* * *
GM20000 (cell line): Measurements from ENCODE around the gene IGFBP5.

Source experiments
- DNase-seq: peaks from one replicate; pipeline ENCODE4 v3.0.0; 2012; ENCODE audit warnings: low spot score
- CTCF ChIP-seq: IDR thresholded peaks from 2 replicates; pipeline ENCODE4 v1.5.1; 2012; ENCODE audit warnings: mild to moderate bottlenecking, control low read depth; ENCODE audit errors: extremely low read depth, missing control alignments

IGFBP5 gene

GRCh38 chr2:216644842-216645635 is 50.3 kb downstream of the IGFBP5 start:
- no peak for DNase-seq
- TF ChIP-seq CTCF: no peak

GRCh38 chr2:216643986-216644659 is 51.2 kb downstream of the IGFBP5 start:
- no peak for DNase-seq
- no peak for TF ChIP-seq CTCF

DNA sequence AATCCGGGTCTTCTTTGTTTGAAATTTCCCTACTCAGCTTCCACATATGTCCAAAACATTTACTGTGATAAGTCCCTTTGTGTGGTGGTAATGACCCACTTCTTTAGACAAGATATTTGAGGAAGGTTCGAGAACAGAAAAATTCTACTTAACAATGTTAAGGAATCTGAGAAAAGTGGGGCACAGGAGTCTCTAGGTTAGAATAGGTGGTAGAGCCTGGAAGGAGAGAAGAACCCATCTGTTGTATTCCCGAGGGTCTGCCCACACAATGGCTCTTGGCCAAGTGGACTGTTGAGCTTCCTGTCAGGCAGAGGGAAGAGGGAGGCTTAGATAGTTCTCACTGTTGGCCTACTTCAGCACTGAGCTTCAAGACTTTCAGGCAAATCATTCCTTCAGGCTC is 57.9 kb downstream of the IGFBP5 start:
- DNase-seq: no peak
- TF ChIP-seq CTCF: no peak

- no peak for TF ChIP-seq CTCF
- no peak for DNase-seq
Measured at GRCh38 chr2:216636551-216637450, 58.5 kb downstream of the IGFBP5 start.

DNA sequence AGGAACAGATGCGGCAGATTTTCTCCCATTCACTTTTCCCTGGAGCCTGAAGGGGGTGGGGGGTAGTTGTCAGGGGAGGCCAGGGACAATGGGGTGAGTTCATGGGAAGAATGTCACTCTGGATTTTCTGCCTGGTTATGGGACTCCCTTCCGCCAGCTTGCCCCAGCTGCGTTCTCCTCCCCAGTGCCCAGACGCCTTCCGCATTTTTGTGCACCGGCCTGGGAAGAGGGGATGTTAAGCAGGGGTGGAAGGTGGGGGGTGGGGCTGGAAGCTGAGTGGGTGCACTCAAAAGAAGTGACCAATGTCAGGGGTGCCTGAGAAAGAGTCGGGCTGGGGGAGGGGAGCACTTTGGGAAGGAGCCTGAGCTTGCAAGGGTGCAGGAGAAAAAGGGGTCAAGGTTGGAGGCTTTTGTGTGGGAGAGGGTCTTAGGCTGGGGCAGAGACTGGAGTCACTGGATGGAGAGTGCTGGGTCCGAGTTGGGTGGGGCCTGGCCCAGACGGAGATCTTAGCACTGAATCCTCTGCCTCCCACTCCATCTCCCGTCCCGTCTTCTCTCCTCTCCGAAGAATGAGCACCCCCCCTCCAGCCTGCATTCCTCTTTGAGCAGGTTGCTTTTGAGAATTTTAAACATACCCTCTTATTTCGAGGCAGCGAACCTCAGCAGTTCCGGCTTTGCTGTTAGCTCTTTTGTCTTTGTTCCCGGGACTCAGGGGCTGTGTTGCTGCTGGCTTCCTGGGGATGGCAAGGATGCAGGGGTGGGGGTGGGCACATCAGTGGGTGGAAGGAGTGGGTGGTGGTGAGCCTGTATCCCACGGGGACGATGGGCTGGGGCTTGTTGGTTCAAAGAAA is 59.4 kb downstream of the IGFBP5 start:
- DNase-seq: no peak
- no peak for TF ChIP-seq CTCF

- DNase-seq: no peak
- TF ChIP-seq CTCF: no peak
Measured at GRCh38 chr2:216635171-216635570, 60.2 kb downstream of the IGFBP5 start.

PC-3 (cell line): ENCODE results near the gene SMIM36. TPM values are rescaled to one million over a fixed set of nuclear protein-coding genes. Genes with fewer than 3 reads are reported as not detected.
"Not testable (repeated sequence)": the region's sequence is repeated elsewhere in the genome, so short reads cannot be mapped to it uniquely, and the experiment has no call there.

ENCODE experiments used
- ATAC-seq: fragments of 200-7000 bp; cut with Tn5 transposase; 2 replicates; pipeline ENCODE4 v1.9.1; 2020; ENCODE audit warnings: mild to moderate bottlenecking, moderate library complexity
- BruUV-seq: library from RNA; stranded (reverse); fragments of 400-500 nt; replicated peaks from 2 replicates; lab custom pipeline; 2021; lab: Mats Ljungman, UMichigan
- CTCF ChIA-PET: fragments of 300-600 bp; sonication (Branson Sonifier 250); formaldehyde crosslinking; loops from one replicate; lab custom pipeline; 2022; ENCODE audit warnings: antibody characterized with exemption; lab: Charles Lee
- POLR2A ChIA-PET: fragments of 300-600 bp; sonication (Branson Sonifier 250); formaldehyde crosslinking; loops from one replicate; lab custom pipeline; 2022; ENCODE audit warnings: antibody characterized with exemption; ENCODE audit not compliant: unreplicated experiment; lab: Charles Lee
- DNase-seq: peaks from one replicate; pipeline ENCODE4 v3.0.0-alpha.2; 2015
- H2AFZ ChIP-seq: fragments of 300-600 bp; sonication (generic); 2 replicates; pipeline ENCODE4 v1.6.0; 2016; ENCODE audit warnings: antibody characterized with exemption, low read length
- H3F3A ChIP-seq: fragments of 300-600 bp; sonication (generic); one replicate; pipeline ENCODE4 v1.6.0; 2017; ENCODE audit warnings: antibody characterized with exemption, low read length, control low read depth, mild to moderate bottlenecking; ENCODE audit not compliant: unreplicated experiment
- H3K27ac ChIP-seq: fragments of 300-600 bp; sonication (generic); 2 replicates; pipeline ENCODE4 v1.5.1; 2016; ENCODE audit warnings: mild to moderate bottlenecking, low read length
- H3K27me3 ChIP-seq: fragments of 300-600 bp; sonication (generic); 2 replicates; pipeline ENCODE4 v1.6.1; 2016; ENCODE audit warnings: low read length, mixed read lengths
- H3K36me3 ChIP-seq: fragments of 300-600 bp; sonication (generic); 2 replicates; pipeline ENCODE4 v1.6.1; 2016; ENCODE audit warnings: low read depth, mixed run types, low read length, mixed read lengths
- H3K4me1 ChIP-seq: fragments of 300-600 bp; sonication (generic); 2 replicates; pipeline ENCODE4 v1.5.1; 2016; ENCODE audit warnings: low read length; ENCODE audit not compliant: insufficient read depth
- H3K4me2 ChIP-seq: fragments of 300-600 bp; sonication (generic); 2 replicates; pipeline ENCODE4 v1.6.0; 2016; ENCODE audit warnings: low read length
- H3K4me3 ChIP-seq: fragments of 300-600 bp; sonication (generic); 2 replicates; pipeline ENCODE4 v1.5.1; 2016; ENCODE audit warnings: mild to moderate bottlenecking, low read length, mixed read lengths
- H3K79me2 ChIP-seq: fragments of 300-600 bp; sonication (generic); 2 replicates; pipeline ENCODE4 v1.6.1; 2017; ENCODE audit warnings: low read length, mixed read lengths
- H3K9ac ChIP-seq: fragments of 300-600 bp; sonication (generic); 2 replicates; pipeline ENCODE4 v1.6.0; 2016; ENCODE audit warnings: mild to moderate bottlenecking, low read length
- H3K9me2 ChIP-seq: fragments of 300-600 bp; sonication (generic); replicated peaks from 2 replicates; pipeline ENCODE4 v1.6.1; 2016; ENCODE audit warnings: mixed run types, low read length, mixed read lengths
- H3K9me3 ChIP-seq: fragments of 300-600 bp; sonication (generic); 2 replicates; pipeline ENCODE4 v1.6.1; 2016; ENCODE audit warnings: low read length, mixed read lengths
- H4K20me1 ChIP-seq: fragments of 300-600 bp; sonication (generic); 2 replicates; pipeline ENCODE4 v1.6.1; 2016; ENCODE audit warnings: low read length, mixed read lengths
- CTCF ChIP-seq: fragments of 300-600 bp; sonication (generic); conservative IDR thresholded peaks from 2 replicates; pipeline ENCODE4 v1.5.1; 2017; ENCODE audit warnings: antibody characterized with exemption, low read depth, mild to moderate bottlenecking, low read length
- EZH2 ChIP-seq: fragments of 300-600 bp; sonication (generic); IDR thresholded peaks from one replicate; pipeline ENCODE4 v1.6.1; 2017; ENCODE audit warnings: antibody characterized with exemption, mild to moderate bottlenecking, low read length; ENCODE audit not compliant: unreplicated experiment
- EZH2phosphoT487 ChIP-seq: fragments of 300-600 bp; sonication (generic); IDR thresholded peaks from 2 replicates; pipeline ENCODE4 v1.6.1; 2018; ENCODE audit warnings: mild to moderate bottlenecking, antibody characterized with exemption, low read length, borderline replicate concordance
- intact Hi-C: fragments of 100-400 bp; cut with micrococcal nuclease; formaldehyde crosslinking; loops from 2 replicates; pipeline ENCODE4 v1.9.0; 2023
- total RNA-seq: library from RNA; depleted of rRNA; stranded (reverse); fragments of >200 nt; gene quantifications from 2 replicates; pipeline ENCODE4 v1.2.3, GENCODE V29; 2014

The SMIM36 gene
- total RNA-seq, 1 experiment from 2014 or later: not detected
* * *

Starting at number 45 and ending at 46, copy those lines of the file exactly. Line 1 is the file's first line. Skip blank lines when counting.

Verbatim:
- CTCF ChIP-seq: fragments of 300-600 bp; sonication (generic); conservative IDR thresholded peaks from 2 replicates; pipeline ENCODE4 v1.5.1; 2017; ENCODE audit warnings: antibody characterized with exemption, low read depth, mild to moderate bottlenecking, low read length
- EZH2 ChIP-seq: fragments of 300-600 bp; sonication (generic); IDR thresholded peaks from one replicate; pipeline ENCODE4 v1.6.1; 2017; ENCODE audit warnings: antibody characterized with exemption, mild to moderate bottlenecking, low read length; ENCODE audit not compliant: unreplicated experiment